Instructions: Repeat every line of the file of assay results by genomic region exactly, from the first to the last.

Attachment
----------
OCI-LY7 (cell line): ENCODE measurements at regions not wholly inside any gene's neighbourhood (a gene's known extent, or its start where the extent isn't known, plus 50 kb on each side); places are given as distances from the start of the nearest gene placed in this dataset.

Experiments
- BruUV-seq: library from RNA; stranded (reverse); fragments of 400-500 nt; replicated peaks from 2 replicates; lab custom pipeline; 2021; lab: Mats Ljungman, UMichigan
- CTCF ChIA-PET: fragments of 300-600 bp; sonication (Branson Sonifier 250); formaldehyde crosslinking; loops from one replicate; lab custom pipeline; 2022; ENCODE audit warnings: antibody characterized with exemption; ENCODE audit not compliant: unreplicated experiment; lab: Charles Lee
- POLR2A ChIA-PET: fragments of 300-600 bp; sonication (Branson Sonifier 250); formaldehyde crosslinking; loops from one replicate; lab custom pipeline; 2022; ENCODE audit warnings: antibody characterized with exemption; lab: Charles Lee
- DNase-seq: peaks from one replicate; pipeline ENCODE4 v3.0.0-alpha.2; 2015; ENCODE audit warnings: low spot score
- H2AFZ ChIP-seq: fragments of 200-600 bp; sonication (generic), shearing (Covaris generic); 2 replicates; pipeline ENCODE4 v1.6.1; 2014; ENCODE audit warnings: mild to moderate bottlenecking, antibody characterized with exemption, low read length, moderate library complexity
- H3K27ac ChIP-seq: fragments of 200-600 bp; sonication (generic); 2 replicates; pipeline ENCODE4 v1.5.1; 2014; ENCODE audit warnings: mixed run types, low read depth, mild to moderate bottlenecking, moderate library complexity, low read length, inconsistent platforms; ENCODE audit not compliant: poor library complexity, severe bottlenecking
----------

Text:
OCI-LY7 (cell line): ENCODE measurements at regions not wholly inside any gene's neighbourhood (a gene's known extent, or its start where the extent isn't known, plus 50 kb on each side); places are given as distances from the start of the nearest gene placed in this dataset.

Experiments
- BruUV-seq: library from RNA; stranded (reverse); fragments of 400-500 nt; replicated peaks from 2 replicates; lab custom pipeline; 2021; lab: Mats Ljungman, UMichigan
- CTCF ChIA-PET: fragments of 300-600 bp; sonication (Branson Sonifier 250); formaldehyde crosslinking; loops from one replicate; lab custom pipeline; 2022; ENCODE audit warnings: antibody characterized with exemption; ENCODE audit not compliant: unreplicated experiment; lab: Charles Lee
- POLR2A ChIA-PET: fragments of 300-600 bp; sonication (Branson Sonifier 250); formaldehyde crosslinking; loops from one replicate; lab custom pipeline; 2022; ENCODE audit warnings: antibody characterized with exemption; lab: Charles Lee
- DNase-seq: peaks from one replicate; pipeline ENCODE4 v3.0.0-alpha.2; 2015; ENCODE audit warnings: low spot score
- H2AFZ ChIP-seq: fragments of 200-600 bp; sonication (generic), shearing (Covaris generic); 2 replicates; pipeline ENCODE4 v1.6.1; 2014; ENCODE audit warnings: mild to moderate bottlenecking, antibody characterized with exemption, low read length, moderate library complexity
- H3K27ac ChIP-seq: fragments of 200-600 bp; sonication (generic); 2 replicates; pipeline ENCODE4 v1.5.1; 2014; ENCODE audit warnings: mixed run types, low read depth, mild to moderate bottlenecking, moderate library complexity, low read length, inconsistent platforms; ENCODE audit not compliant: poor library complexity, severe bottlenecking